A few months ago, I was able to experience my first climb up the mountainside to the Initiatives of Change conference center in Caux, Switzerland, where I shared ten memorable days with extraordinary people from all over the world. The complexity of our collective backgrounds, the solidarity and deep commitment to improving our world reflected amongst my fellow attendees, the stories of tragedy, resilience and hope, the other-worldly beauty of the surrounding landscape, at times overloaded my senses and mind. I was warned ahead of time that the experience might provoke much within. In fact, my days often ended with me replaying in my mind the stories I had heard, the challenges that were raised, and the many questions that perplexed me.
The one question that has most prominently stuck in my mind since descending from Switzerland's alpine air, is how does IofC USA ensure in 2017, and beyond, that its deep tradition of caring for and accompanying people through the "mountaintop" and "valley" moments of their lives continues to be impactful and sustainable? Our noble spiritual movement is rooted in inspirational standards for personal and societal integrity, which are consistently checked and reinforced within us through the discipline of quieting and listening. Is this enough to say with certitude that we are meeting people where they are? In other words, by proclaiming ourselves to be a movement centered in the "heart of community" we are committing to walk with people in a place that is often one of immense pain, brokenness and loss. Are we sufficiently equipped in skill, spirit and knowledge to help lift these burdens? Is our understanding of the individual and communal wounds, sobered and technical enough to truly grasp the depth and breadth of such need?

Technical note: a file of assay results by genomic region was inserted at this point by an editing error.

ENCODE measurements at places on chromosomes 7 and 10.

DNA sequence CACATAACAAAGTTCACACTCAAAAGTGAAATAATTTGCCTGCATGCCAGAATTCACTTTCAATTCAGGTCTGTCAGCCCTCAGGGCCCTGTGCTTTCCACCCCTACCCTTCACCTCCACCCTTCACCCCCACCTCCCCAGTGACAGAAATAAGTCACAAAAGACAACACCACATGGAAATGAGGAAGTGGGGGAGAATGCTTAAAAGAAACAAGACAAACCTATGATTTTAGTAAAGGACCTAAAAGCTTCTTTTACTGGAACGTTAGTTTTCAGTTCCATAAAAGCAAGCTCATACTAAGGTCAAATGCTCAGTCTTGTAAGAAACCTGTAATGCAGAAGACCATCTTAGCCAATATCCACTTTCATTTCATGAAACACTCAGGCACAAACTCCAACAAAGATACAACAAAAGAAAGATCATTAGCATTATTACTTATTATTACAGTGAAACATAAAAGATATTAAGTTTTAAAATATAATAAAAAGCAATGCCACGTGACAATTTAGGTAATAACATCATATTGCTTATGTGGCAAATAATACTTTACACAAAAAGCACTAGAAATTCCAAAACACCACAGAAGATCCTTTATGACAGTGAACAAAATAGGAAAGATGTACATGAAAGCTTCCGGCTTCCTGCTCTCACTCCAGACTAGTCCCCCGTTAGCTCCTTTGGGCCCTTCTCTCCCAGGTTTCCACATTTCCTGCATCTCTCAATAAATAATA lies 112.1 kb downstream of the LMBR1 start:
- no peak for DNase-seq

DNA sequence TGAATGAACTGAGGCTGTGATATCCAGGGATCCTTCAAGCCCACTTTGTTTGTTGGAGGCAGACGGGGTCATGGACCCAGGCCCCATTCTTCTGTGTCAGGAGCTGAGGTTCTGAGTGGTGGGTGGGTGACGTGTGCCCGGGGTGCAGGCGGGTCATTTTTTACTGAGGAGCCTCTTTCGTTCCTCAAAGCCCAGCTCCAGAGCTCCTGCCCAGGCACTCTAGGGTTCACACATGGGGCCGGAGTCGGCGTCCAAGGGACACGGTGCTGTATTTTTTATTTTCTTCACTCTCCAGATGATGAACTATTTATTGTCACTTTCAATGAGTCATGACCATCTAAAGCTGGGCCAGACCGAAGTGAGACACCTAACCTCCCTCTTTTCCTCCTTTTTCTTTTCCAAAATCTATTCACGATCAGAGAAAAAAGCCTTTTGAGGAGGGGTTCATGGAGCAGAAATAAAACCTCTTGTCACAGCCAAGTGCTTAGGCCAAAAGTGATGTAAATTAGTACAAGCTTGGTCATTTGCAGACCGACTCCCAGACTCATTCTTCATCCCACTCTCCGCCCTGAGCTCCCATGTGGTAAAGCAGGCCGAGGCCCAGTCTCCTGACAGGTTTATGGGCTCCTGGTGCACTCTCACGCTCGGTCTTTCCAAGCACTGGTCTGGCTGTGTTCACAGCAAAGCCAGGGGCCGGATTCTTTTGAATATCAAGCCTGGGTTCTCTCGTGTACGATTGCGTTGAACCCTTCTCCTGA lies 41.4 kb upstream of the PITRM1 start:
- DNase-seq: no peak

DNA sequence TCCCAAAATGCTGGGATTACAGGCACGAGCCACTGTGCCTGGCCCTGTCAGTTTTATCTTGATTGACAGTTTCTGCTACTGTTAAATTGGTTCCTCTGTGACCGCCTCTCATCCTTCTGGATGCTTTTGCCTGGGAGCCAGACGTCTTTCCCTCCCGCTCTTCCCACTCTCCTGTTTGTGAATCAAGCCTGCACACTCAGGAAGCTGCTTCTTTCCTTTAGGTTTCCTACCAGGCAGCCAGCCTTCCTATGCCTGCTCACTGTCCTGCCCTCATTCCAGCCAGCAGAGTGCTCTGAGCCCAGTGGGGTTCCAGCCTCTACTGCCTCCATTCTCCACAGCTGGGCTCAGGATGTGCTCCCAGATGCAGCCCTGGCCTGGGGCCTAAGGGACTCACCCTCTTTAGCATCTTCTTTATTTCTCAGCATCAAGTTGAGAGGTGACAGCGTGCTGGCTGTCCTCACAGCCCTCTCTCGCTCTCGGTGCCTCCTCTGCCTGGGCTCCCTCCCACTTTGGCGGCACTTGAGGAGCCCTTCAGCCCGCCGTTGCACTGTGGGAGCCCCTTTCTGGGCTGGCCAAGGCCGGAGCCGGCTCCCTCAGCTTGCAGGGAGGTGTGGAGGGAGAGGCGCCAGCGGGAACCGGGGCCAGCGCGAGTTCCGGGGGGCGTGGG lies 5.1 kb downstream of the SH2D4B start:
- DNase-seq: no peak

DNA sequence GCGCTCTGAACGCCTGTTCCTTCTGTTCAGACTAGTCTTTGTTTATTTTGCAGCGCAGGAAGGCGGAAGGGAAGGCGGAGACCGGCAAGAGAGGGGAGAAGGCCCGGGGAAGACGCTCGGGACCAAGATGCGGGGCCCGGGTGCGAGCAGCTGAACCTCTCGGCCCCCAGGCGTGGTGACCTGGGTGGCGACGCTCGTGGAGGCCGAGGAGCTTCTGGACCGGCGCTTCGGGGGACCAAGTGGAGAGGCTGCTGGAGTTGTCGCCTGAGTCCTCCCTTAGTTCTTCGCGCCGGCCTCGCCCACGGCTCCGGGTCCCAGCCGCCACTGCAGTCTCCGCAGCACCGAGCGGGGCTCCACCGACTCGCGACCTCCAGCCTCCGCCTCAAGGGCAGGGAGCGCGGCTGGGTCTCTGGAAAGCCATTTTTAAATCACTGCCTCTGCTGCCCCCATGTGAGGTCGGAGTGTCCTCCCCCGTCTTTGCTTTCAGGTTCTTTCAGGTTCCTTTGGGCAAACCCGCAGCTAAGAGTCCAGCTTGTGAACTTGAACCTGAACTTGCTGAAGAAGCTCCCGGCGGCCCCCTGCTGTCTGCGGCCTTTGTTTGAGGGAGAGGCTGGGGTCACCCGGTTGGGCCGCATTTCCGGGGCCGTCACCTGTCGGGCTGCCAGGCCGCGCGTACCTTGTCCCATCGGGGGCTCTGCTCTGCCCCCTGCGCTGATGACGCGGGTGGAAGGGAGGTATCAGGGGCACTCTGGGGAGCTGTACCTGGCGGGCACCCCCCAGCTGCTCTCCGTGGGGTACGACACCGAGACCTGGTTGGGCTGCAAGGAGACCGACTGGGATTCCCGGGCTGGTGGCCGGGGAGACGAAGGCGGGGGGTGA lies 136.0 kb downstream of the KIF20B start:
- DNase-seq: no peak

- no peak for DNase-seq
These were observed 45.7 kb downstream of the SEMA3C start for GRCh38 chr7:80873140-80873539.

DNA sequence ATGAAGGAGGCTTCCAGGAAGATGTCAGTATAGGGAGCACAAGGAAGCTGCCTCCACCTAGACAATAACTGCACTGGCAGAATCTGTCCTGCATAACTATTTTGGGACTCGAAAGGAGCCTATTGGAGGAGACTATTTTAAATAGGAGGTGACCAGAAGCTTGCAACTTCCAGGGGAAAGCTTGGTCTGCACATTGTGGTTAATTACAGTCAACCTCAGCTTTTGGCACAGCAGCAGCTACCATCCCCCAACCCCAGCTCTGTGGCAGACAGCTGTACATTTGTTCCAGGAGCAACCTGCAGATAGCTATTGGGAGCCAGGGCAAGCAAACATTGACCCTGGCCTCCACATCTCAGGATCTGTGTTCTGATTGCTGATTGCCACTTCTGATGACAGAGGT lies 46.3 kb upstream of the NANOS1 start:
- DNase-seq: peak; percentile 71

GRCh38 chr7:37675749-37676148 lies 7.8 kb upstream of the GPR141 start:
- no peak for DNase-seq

Neither our IofC USA team, nor any one organization or ministry, has all the required capacity, perspective and skill to fully understand and respond to such need. We may not even be aware of the manner in which our efforts to facilitate nonviolent change and healing from historical traumas can manifest as secondary trauma in our own lives and organizations. As Father Henri Nouwen boiled it down: "who can take away suffering without entering into it?"
These are complicated dynamics and I'll avoid pretending to have crisp answers in hand for them. What has steadied my mind since Caux has been my reflection on IoC's esteemed tradition of relationship building which has enabled it to establish an extensive and animated web of people and institutions who collectively hold the expertise, will and integrity needed to help us answer many of these questions. It is through these partnerships that we'll be able to continually offer communities something that is creative, exceptional and resilient, while also strengthening the health and sustainability of our own organization.